Photo credit: GagliardiPhotography / Shutterstock
College basketball takes center stage on the sports calendar each March as the NCAA Basketball Tournament kicks off. The tournament brings three action-packed weeks of high-pressure games as 68 teams battle it out for the college basketball crown. Along the way, millions of Americans fill brackets, join desktop pools, and log into games as March Madness unfolds.
For most of the rest of the year, professional sports are more popular among American sports fans. According to a Gallup poll, professional football is America’s sport most popular sport, with 62% of Americans identifying as fans, and professional baseball following closely at 57%. And the two least popular major professional sports, basketball and hockey, have each seen a significant rise in popularity over the past two decades. Meanwhile, college football and college basketball lag slightly behind their professional counterparts in popularity.
A caveat to these data is that sports fandom in the United States can be highly regionalized, with varying interest in different professional sports or college athletics depending on location. The four major sports leagues – Major League Baseball, National Basketball Association, National Hockey League and National Football League – together contain 124 franchises across the United States and Canada. But these professional franchises are concentrated in a relatively small number of locations. Most markets where professional franchises locate have large populations, strong television markets, and residents with disposable income to support ticket and merchandise sales. And many markets have proven to be well suited for some sports but not others, such as football in Jacksonville or basketball in Portland.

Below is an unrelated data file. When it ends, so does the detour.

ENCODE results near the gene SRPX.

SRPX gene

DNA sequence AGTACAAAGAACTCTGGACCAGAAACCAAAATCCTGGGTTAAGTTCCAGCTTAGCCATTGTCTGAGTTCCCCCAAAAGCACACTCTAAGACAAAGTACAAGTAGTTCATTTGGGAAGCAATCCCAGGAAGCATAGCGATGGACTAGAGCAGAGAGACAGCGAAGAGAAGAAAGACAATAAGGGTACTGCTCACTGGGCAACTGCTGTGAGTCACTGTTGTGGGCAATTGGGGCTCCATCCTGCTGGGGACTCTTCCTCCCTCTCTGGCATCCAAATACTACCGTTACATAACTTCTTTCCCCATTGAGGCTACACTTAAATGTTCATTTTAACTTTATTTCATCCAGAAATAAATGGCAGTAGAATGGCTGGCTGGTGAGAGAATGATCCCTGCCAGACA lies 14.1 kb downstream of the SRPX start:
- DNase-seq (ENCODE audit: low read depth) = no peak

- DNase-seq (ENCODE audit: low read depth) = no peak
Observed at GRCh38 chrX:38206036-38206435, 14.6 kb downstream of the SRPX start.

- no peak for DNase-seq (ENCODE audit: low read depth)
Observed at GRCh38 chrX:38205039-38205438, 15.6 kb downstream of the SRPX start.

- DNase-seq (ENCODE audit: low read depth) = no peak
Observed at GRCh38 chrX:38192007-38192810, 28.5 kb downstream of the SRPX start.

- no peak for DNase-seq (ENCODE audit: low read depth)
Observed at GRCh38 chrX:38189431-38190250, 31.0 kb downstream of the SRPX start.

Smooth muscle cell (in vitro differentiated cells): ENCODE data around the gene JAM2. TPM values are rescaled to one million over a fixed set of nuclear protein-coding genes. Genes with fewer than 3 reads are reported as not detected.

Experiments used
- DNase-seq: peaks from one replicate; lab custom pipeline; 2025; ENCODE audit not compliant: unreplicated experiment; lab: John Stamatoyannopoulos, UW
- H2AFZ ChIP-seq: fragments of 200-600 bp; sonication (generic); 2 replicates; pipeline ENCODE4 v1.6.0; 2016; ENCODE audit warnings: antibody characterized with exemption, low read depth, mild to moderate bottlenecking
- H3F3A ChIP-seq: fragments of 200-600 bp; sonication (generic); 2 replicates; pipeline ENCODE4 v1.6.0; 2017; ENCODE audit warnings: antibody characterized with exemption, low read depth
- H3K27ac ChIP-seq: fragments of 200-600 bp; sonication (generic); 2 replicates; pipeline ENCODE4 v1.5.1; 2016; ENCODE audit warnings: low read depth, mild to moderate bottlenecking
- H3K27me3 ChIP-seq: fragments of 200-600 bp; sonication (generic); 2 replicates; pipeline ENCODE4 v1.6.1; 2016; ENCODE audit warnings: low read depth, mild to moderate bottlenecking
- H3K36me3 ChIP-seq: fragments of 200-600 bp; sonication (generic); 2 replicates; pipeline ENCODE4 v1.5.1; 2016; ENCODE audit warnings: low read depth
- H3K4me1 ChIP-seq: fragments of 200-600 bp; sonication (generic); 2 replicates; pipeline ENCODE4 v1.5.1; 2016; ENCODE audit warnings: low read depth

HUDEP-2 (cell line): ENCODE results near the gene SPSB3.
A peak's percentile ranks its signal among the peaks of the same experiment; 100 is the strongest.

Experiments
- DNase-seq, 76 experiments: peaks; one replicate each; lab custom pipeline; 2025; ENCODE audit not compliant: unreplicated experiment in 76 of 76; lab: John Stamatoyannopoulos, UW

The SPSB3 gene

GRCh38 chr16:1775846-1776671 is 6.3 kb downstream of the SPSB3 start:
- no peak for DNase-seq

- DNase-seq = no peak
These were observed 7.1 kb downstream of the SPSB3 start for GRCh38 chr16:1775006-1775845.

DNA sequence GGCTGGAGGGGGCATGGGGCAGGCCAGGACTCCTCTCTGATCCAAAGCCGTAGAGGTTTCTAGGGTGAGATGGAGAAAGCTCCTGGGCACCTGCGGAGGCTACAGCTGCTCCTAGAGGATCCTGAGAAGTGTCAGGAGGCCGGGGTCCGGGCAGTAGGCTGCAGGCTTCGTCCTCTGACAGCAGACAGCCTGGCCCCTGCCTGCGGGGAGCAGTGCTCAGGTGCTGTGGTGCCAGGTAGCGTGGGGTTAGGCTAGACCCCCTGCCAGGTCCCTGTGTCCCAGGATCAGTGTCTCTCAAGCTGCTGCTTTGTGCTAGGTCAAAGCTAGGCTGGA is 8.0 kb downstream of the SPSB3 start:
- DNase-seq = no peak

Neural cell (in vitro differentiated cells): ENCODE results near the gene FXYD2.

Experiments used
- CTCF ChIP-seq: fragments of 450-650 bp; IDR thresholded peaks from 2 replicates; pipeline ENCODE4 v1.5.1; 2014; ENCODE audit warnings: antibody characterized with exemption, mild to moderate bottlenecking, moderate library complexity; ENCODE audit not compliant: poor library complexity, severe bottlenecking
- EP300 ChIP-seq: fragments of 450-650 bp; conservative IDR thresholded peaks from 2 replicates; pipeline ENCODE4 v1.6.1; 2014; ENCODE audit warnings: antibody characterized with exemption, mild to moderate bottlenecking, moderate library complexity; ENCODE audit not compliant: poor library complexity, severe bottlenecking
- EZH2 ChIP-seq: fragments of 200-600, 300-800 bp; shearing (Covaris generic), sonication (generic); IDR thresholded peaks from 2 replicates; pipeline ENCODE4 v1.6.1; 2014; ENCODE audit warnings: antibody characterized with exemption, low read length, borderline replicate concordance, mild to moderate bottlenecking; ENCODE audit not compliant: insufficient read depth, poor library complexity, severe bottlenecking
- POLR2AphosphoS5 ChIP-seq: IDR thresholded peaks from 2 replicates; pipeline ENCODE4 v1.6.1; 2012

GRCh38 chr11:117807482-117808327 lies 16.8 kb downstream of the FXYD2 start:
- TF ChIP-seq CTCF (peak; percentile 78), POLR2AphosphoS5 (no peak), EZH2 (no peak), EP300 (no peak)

As a result, almost half of all professional sports franchises are based in just seven US states – and in particular, the seven with the most residents. California and New York City not only have multiple metropolitan areas capable of supporting professional sports franchises, but in the case of Los Angeles, the Bay Area and New York City, they also have metropolitan areas large enough to support professional sports franchises. support multiple franchises in the same sport. . Among smaller states with professional sports, it is more common to have fewer sports or teams represented. Four states have only two pro teams and another four have only one.